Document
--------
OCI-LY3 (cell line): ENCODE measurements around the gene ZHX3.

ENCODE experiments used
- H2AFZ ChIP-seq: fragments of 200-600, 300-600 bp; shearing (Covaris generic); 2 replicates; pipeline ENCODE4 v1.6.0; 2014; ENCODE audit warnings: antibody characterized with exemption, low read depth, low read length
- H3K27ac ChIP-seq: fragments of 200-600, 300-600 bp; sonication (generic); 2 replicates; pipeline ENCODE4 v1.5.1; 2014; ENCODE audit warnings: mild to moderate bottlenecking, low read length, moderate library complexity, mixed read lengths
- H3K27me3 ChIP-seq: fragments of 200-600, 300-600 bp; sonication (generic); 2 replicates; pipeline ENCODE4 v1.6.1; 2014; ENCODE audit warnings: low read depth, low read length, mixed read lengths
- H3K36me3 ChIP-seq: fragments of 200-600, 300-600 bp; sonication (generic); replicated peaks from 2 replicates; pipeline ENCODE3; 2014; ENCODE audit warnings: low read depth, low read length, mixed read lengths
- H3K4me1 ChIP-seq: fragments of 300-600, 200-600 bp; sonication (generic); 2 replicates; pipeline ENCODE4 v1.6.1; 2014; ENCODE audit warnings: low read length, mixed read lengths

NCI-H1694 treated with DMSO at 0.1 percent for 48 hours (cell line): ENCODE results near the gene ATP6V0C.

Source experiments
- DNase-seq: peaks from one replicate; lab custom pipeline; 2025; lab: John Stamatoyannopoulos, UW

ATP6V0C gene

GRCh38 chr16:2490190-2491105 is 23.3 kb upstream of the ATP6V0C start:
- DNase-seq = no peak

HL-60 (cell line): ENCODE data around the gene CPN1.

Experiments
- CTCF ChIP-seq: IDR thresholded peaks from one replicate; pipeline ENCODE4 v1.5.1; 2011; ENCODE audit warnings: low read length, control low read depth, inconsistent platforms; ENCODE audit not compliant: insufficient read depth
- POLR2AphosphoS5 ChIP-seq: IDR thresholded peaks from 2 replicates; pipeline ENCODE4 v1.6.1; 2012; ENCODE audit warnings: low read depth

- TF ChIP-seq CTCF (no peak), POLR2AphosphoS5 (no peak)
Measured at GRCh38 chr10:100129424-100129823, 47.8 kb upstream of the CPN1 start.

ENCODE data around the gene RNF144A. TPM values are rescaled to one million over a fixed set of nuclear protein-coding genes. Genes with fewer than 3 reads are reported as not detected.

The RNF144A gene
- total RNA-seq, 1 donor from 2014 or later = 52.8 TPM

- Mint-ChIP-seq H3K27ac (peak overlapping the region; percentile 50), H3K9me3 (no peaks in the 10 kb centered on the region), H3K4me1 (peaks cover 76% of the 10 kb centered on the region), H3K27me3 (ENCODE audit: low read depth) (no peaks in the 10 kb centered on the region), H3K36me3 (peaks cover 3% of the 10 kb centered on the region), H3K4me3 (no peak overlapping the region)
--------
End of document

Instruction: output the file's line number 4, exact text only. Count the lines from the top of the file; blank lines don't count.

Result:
- H3K27ac ChIP-seq: fragments of 200-600, 300-600 bp; sonication (generic); 2 replicates; pipeline ENCODE4 v1.5.1; 2014; ENCODE audit warnings: mild to moderate bottlenecking, low read length, moderate library complexity, mixed read lengths